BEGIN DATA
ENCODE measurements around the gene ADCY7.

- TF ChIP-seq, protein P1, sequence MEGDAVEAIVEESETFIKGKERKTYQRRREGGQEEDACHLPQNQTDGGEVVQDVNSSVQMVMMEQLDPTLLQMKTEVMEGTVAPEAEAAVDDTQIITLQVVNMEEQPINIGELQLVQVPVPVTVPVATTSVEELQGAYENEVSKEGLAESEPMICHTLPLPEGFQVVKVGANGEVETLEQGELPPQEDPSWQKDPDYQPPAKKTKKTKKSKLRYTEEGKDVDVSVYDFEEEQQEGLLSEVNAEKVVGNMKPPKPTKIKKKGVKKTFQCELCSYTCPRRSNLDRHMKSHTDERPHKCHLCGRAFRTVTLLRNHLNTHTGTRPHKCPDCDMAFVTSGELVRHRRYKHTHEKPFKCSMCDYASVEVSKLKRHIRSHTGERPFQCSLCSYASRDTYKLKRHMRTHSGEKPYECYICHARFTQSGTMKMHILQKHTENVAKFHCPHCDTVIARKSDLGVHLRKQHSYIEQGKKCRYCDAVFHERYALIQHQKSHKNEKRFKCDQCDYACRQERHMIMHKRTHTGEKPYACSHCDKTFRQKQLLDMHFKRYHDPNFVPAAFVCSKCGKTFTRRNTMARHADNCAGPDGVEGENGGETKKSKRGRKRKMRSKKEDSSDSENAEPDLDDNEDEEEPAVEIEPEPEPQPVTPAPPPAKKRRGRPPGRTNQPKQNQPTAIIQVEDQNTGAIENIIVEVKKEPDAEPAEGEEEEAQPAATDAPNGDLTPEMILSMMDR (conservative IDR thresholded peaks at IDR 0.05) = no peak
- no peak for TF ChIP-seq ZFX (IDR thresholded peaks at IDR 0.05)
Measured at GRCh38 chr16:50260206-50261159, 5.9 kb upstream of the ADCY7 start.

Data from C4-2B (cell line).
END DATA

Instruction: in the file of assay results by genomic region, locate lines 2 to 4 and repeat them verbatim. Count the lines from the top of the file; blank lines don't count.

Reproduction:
- TF ChIP-seq, protein P1, sequence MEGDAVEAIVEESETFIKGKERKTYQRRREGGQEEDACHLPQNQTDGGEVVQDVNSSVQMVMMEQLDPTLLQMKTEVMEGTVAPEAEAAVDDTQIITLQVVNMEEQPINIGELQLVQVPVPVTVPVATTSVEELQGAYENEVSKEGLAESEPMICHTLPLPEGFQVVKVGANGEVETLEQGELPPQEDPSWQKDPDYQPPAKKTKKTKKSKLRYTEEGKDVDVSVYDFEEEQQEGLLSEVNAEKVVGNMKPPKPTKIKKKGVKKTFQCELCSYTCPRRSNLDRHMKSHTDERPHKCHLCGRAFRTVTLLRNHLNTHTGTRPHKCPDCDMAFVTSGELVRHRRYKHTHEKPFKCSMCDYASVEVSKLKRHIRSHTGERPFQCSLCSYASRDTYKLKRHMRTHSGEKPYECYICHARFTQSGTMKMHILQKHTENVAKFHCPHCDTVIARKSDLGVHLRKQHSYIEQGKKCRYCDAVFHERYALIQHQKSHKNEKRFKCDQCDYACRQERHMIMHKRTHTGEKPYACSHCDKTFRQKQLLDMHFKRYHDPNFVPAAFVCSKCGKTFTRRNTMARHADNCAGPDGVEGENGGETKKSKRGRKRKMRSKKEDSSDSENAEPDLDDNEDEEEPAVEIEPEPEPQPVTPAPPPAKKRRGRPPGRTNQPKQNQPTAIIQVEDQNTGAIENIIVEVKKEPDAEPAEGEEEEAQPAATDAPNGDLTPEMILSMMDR (conservative IDR thresholded peaks at IDR 0.05) = no peak
- no peak for TF ChIP-seq ZFX (IDR thresholded peaks at IDR 0.05)
Measured at GRCh38 chr16:50260206-50261159, 5.9 kb upstream of the ADCY7 start.